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VISITING ACT ‌ Pushing the Groove

Billy Martin and Chris Wood explain the MM&W vibe

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The sophisticated rhythm play of Medeski, Martin & Wood set them apart from the jam band and jazz scenes
  • The sophisticated rhythm play of Medeski, Martin & Wood set them apart from the jam band and jazz scenes
Medeski, Martin & Wood
Sat. April 15
10 p.m.
$20
Music Farm
32 Ann St.
853-3276
www.musicfarm.com

"In general, we're not into the categorization because we go to so many places," says drummer Billy Martin of NYC's accomplished instrumental trio Medeski, Martin & Wood. "You can't say we're just jazz or rock or funk or whatever. We use all those things in our language. It's part of our vocabulary. I call it 'dance music' ... not 'funk.'"

Each of the musicians — Martin, keyboardist John Medeski, and bassist Chris Wood — came up jamming in the same tight-knit jazz scene in the late-'80s in Manhattan alongside the likes of John Lurie, Mark Ribot, John Zorn, and Bob Moses. Since forming in 1991, MM&W have improvised from an organic foundation and detoured in many musical directions. It's unfair to simply tag them as a "modern jazz band," or a "funky jam band," or whatever else. It's useless to define them with a catchy phrase or a subcategory. They obviously like to play with rhythms and groove rather than with melodies and solos ... and they obviously have the chops and the imagination to accomplish something fresh and unique.

Medeski, Martin & Wood returned to the road last year behind a studio album titled End Of The World Party (Just in Case) and a new compilation called Note Bleu: The Best of the Blue Note Years 1998- 2005 — both released on the Blue Note label. For End Of The World Party, the trio teamed up with producer John King (Dust Brothers), best known for producing classics like the Beastie Boys' Paul's Boutique and Beck's Odelay.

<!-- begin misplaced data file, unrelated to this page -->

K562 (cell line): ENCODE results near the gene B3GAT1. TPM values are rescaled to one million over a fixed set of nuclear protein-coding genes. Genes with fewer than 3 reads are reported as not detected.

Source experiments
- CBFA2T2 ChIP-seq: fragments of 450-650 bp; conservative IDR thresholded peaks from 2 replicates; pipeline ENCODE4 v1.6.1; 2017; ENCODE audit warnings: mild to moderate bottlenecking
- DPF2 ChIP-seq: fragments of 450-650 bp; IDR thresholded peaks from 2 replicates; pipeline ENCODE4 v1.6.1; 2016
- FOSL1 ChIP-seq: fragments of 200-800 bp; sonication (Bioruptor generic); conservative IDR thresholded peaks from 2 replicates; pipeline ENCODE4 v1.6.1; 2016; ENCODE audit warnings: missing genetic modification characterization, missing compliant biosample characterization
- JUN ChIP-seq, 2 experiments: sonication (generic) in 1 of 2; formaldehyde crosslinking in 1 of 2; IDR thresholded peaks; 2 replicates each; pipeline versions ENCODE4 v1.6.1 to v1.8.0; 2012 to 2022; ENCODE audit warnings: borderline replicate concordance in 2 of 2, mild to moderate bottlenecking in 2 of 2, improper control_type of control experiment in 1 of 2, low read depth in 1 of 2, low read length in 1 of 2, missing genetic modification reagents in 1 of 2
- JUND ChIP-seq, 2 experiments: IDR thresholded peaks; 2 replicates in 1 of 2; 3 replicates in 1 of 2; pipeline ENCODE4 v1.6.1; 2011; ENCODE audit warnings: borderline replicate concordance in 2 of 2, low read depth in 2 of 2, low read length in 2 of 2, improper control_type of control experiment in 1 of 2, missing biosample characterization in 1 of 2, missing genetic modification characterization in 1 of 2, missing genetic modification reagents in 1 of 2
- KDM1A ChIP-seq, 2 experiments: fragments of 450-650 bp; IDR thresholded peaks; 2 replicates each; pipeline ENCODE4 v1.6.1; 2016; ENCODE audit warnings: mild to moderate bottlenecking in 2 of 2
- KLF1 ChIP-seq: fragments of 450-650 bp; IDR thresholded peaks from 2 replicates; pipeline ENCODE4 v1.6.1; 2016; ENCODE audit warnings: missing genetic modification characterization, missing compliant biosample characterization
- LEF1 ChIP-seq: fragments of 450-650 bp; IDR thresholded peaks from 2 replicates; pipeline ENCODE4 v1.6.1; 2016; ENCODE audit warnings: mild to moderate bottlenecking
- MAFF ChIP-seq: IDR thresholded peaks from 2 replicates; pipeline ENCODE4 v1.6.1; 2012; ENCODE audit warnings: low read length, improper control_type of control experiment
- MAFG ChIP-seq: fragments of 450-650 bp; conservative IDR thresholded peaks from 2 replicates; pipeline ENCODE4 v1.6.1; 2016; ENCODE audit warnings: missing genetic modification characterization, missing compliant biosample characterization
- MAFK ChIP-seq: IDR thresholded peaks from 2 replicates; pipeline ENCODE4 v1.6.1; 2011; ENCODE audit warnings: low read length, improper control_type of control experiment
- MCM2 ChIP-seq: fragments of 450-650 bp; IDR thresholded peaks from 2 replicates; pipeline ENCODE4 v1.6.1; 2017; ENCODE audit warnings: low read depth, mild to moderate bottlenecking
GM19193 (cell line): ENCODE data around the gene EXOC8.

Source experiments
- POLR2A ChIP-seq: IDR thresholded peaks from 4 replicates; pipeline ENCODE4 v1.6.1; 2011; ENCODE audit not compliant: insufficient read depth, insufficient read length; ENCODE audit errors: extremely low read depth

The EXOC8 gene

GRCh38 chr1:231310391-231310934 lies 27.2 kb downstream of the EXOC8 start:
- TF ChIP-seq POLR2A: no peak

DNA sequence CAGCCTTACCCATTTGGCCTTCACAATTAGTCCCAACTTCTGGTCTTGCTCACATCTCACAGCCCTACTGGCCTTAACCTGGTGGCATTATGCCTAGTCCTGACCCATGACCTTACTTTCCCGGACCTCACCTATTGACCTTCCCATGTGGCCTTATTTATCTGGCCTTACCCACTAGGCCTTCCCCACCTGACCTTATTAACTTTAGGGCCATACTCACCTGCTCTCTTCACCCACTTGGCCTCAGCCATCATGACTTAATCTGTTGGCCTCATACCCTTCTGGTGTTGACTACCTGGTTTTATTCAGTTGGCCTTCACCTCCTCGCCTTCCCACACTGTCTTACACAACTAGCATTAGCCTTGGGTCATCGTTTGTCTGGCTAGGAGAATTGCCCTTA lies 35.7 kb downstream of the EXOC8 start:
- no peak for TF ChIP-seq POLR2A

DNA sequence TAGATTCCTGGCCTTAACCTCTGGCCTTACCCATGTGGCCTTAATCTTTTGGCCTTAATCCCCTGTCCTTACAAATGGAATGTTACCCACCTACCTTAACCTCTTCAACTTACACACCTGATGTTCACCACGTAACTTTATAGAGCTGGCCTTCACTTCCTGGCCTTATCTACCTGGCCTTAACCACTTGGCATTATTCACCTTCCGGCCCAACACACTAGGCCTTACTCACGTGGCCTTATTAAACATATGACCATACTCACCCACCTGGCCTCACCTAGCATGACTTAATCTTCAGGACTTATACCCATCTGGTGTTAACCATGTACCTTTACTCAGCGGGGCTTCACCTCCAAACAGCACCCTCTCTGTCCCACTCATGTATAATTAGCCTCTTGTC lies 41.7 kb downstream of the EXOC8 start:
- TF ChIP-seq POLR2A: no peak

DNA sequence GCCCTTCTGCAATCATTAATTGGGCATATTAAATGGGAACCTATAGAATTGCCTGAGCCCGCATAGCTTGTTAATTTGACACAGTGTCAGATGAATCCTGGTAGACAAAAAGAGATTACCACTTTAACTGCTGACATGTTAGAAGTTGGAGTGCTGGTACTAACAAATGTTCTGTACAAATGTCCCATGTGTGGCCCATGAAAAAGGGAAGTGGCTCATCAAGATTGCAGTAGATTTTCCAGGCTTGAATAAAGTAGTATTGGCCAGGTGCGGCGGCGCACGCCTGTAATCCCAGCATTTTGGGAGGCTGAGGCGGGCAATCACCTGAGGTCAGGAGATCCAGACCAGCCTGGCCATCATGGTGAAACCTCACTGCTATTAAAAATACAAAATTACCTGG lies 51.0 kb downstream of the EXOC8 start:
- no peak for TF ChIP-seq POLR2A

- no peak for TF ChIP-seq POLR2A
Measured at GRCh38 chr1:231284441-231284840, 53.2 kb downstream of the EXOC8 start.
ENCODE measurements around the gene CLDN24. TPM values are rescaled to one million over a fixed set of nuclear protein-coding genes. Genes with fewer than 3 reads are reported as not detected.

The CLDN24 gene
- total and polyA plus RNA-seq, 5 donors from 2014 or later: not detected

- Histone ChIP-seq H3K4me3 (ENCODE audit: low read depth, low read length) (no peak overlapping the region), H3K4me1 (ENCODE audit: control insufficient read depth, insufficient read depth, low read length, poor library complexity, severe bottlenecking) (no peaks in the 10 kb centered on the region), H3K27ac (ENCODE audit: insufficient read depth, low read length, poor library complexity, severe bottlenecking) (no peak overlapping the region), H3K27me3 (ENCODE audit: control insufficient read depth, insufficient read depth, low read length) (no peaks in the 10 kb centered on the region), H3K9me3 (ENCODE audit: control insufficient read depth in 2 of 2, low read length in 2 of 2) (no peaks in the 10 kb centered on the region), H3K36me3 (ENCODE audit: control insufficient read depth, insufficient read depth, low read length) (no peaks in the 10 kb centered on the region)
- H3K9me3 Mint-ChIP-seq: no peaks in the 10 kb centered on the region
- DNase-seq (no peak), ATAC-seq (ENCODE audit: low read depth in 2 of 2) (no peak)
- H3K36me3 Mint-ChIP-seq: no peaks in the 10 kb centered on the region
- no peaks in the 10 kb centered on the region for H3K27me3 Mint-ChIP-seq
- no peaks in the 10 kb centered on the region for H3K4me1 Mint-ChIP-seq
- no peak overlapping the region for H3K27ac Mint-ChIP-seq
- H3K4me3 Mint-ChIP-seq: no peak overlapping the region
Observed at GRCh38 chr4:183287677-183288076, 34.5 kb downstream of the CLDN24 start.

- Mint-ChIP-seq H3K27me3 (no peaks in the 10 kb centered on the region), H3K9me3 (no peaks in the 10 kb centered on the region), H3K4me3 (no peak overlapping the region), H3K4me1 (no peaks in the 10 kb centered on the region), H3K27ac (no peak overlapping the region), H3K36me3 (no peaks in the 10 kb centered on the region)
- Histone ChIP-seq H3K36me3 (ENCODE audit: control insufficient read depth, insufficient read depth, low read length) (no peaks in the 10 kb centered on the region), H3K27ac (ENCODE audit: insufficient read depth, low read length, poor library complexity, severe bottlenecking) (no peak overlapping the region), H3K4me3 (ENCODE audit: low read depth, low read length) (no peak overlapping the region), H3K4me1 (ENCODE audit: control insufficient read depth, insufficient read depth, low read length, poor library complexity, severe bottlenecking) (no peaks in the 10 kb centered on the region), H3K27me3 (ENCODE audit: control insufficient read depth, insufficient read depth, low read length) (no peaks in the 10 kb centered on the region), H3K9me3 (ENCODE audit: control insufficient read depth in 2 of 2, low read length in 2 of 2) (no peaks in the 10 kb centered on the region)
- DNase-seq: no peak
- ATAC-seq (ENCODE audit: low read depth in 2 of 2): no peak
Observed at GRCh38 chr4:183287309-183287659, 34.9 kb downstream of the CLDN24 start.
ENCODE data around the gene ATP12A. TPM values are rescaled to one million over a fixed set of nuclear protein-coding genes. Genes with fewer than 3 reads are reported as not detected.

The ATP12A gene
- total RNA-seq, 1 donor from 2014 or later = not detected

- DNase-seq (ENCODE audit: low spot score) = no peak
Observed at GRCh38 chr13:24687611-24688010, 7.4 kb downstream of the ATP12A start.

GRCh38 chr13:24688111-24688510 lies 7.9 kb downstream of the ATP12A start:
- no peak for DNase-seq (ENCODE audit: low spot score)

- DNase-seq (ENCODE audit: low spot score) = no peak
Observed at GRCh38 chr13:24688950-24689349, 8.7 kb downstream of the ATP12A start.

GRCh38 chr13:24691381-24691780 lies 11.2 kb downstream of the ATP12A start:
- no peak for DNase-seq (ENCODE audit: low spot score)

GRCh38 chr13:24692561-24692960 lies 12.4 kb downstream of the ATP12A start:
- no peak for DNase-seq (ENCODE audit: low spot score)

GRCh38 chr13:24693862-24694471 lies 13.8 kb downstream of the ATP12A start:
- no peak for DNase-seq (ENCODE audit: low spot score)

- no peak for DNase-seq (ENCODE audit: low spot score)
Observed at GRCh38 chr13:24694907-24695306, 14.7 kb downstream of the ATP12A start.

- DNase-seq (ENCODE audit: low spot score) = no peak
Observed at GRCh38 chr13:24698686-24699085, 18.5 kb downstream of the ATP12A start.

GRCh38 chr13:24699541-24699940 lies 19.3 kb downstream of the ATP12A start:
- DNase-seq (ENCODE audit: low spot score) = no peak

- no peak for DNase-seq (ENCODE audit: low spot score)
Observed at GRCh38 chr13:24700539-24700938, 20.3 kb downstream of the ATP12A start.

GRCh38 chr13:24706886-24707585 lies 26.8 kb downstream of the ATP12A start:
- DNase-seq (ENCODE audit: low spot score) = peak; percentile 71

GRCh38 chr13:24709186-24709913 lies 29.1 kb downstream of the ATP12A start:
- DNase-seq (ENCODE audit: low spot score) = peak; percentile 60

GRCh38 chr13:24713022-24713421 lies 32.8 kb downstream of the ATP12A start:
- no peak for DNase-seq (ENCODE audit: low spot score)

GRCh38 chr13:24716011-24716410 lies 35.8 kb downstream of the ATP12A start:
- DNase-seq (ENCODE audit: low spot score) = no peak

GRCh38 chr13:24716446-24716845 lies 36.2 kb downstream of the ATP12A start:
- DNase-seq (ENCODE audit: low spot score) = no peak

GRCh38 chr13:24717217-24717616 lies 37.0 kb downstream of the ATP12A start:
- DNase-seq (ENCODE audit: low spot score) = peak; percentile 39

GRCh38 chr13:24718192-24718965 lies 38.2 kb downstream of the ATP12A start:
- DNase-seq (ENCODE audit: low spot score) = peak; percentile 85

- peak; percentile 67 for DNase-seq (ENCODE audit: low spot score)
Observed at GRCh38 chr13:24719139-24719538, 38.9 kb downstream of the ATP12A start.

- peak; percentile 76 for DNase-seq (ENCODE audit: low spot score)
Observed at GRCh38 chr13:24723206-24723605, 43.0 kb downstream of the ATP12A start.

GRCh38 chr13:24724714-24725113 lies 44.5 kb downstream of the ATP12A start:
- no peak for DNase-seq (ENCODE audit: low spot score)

"The sound has changed and gone in a couple of different directions," says Martin of the new studio album. "In the very beginning, we were more of an acoustic piano trio. With the records, we changed the approach to the sounds and the way we recorded them each time. With End of the World Party, it was a much different approach with John King. He works with a little more DJ sensibility, assembling music for bands to play along with and creating a foundation of stuff to write with. With us, he did the opposite. He goes for the big picture. He used our jam sessions to build the tracks, much in the same way he would go to the record bins and find a cool groove. It still sounds very organic and it still sounds very much like us."

The 12 tracks on End of the World Party groove and twist with a spacious, airy vibe, with embellishments from guitarist Mark Ribot, some heavy Mellotron "string sounds" and odd effects from Medeski's collection of gear, and brassy stuff from slide trumpet player Steven Bernstein and sax player Briggan Krauss. Both the title track and the album opener "Anonymous Skulls" reach back to the electronica sound they dabbled in during the late-'90s. Harder, funkier grooves on "Shine It" and "Reflector" bounce with a more "trio jam session" feel with Medeski's beefy Hammond B-3 organ sound automatically adding a vintage urban/soul stylishness. The more traditional jazz number "Bloody Oil" demonstrates Wood's fluid upright bass work and Martin's feathery footwork on the high hat and kick pedals.

"Playing these tunes live is going to be fun, but we're also on the verge of finding interesting new ways of playing together," says Wood. "I want to keep exploring that. It all feels great, and gives me the feeling there's still a lot more to learn."

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